Herman Cain on Foreign Policy “The Cain Philosophy”

_________________________________

Jason Tolbert had a fine report on Cain’s recent speech in Northwest Arkansas:

Republican Presidential candidate Herman Cain spoke Thursday evening to a record northwest Arkansas crowd, which he brought to their feet with several standing ovations during his lively speech.  Cain arrived in Arkansas leading in most national polls by several points over Mitt Romney.

“Thank you for making this the most successful Washington County Lincoln Day Dinner ever,” organizer Robin Lundstrum told the crowd. She noted some of their past speakers have included Bill O’Reilly, Mike Huckabee, Steve Forbes, Newt Gingrich, and Bobby Jindal. Tonight’s event was the largest with over 1,450 tickets sold.

An assorted mix of Republican officials were on hand, some supporting Cain, some others, and some undecideds. Arkansas Land Commissioner John Thurston sported a Herman Cain 2012 button and said that he is impressed with Cain, who is likely to get his vote. 

Lieutenant Governor Mark Darr, who endorsed Romney, was also in attendance, but said that Cain brought a lot of business expertise to the race as a “fellow pizza man.”  Darr owns a pizza restaurant in Northwest Arkansas. State Rep. Charlie Collins, R-Fayetteville, wore his Perry for President button to the event. He said he believed Perry was going to bounce back once people found out more about his record of creating jobs in Texas. Cain sat at a table between Sen. John Boozman and Secretary of State Mark Martin, both from northwest Arkansas.  Neither has indicated who they support for President.

“I feel right at home here, not only on this trip, but every trip I have made to Arkansas,” said Cain. “You truly understand Southern hospitality.”

“The American dream has been hijacked, but we can take it back,” said Cain, who accused liberals of hijacking the American dream.  He addressed the economic and military strengths that people attribute to the United States saying that we can restore America’s greatness again.

Cain said one of the things that makes America great is our ability to change when we have to make a change.  Cain spoke about great leaders in the past – such as John F. Kennedy, Ronald Reagan, and Martin Luther King, Jr., who were bold to propose major changes.  “The American people are itching for some major change in this country,” said Cain.”We have a severe deficiency of leadership crisis in the White House.”

Cain spent a lot of time talking about his foreign policy philosophy, which he called “The Cain Philosophy,” characterized as “peace through strength with clarity.”  He said that we have to make clear who our friends are around the world and quit giving money to our enemies.

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Ron Paul on Fed during the Republican debate of October 11, 2011 with video clip

I really like Ron Paul a lot and the reasons I like him are in this article below and in the clip above.

Ron Paul’s Success

Posted by David Boaz

The Washington Post reports that Ron Paul “is enjoying a surge in support and the most high-profile campaign of his life. ”

Paul’s unwavering ideals of small government and free markets, which rendered him a quirky sideshow for decades, have gained traction amid concerns about rising government debt. His longtime opposition to the existence of the Federal Reserve, income tax and foreign aid is now shared by many in his party….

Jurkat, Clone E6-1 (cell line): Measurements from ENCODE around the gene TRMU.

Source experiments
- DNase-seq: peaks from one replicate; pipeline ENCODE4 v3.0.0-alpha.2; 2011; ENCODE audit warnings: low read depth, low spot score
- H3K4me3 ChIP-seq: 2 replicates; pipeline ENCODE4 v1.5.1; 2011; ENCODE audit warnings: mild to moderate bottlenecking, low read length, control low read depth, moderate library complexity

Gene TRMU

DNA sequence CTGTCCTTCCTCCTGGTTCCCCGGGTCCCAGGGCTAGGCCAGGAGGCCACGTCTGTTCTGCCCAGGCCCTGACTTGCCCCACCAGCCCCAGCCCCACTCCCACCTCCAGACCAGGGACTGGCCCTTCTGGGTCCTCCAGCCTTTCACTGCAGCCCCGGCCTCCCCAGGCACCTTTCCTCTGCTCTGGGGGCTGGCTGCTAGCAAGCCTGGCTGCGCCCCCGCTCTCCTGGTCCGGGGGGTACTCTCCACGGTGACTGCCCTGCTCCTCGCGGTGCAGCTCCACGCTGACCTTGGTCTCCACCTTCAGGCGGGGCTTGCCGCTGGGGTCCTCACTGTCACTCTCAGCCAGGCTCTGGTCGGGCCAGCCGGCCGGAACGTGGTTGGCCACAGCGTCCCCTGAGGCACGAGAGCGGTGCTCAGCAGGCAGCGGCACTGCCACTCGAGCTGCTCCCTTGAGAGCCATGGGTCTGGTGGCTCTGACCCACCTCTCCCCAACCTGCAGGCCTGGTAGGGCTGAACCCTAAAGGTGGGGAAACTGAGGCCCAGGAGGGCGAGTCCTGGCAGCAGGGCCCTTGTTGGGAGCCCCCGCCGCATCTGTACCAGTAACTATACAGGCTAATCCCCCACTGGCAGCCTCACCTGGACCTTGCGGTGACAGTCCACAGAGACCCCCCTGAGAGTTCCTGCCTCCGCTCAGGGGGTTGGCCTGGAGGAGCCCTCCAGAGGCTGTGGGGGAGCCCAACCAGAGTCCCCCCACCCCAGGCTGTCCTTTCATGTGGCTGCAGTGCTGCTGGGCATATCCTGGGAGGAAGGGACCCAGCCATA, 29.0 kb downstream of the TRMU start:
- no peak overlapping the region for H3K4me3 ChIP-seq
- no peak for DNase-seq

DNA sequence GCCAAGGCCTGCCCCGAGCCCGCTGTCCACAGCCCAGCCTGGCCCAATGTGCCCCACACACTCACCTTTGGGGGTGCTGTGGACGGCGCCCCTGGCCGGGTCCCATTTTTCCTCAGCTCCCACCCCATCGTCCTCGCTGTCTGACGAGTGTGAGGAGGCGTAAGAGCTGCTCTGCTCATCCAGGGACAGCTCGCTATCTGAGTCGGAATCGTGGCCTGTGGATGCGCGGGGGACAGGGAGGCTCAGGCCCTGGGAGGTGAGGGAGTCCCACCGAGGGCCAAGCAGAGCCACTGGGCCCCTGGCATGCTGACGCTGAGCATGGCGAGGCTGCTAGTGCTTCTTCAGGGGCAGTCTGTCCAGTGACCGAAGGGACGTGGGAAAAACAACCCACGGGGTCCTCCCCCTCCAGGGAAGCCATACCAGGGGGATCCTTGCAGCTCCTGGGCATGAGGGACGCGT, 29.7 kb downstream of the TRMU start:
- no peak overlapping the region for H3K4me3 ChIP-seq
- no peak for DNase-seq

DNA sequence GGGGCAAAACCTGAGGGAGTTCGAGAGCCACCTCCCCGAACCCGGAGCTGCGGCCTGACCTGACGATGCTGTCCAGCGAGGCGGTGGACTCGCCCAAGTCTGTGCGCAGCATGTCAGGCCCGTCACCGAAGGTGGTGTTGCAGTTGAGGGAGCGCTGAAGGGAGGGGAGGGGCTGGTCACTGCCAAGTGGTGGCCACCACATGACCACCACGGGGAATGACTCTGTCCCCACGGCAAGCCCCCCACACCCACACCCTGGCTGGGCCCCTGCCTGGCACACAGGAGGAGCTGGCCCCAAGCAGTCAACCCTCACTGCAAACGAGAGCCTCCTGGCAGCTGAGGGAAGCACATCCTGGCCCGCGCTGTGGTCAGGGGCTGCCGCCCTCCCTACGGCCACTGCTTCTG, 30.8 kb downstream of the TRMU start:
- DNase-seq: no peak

[Ron] Christie noted that Perry and former House speaker Newt Gingrich have been pushing anti-Federal Reserve stances in recent television debates. Other strategists observe that all the candidates have started peppering their speeches with references to the Constitution. Paul’s years of insistence on small government are widely considered to have paved the way for the emergence of the tea party movement.

Over the past few months various reporters have asked me about Ron Paul’s greater prominence this year as compared to 2007, and I’ve generally told them something like this:

In 2007 (which is when he got the most attention in the last cycle) Ron Paul warned that an economy based on debt and cheap money from the Federal Reserve was not sustainable, but the economy was booming and nobody wanted to listen. After the crash, they started listening. In 2007 he said we should replace the Federal Reserve and fiat money with the gold standard, and even some libertarians said things like, “What’s the beef with the Fed?  They’ve dramatically reduced the volatility of the business cycle while achieving low, reasonably constant inflation.” Nobody’s scoffing at criticism of the Fed now. In 2007 Ron Paul criticized excessive federal spending, but with a Republican in the White House Republicans weren’t so interested. With even more excessive spending by a Democratic president, that’s become a central issue of the era. In 2007 Ron Paul criticized endless military intervention, but most Republicans were content to repeat, “The surge is working.” Now even Republicans are getting weary of war. In 2007 Ron Paul said that Congress and the president should not act outside their powers under the Constitution, but Republicans didn’t want to hear about unconstitutional acts by a Republican president. Now, after the bailouts and the health care takeover and the unauthorized war in Libya, all the Republican candidates are talking about restoring the Constitution.

It’s not that Ron Paul has moved closer to the center but rather that the center of American political discussion has moved closer to him.